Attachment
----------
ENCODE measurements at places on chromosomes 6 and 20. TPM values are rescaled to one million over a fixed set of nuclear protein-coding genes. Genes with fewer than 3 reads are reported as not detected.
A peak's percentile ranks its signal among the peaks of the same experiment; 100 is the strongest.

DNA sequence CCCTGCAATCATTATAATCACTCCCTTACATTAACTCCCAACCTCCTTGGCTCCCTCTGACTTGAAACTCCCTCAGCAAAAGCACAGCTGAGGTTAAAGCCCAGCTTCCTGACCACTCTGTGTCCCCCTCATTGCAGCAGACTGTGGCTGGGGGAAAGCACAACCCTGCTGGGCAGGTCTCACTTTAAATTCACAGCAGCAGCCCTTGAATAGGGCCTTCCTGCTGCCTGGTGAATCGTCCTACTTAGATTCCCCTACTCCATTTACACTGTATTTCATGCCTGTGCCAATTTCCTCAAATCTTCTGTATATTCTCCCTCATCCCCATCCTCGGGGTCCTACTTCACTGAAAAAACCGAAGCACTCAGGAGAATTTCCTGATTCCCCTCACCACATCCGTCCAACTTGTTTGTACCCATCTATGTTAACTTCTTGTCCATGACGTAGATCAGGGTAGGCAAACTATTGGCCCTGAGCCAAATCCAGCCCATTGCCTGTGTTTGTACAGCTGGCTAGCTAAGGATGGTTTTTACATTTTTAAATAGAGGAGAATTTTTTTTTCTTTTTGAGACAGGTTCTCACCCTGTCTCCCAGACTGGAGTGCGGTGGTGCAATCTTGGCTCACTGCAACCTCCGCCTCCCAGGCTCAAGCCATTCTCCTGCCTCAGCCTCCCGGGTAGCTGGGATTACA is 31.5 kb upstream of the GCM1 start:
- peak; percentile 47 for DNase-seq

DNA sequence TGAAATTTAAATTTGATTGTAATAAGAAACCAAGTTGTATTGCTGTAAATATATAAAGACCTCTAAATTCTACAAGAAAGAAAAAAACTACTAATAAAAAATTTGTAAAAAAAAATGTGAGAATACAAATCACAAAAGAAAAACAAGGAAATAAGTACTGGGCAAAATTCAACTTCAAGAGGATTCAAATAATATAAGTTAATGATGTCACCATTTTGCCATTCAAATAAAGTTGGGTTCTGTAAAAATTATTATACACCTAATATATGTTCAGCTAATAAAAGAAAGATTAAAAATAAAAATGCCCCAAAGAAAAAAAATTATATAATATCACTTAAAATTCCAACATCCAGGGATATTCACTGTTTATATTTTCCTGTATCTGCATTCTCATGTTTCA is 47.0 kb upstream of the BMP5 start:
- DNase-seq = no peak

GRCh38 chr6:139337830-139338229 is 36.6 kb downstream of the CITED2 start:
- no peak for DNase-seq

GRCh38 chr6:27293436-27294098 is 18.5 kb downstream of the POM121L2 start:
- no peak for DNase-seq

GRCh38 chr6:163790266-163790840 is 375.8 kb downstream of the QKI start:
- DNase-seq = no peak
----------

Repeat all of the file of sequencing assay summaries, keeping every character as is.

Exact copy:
ENCODE measurements at places on chromosomes 6 and 20. TPM values are rescaled to one million over a fixed set of nuclear protein-coding genes. Genes with fewer than 3 reads are reported as not detected.
A peak's percentile ranks its signal among the peaks of the same experiment; 100 is the strongest.

DNA sequence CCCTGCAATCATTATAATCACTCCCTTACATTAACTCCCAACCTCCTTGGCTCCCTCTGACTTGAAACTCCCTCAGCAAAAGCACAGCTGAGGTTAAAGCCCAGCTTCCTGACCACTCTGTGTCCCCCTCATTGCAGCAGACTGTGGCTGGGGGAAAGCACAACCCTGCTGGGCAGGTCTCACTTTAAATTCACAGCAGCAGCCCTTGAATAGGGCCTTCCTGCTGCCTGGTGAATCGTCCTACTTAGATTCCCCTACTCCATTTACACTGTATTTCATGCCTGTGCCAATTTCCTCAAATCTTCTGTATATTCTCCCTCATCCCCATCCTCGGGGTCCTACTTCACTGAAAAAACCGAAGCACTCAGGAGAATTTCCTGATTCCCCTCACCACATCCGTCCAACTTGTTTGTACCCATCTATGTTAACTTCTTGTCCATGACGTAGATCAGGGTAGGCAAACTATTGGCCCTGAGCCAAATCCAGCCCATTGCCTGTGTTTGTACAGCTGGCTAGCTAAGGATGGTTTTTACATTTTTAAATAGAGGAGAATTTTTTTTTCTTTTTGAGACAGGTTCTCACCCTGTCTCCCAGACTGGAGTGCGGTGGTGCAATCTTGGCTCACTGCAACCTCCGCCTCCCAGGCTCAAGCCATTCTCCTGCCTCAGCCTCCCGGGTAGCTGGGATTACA is 31.5 kb upstream of the GCM1 start:
- peak; percentile 47 for DNase-seq

DNA sequence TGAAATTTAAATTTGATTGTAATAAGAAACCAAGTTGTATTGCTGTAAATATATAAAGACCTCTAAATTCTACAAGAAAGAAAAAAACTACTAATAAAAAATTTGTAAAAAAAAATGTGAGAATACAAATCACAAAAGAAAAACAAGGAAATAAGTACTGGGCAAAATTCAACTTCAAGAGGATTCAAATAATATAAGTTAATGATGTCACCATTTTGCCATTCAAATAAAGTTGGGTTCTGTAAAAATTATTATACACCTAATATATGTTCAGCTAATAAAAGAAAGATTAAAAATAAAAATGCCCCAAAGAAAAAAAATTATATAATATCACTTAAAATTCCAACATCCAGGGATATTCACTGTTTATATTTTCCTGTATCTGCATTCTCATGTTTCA is 47.0 kb upstream of the BMP5 start:
- DNase-seq = no peak

GRCh38 chr6:139337830-139338229 is 36.6 kb downstream of the CITED2 start:
- no peak for DNase-seq

GRCh38 chr6:27293436-27294098 is 18.5 kb downstream of the POM121L2 start:
- no peak for DNase-seq

GRCh38 chr6:163790266-163790840 is 375.8 kb downstream of the QKI start:
- DNase-seq = no peak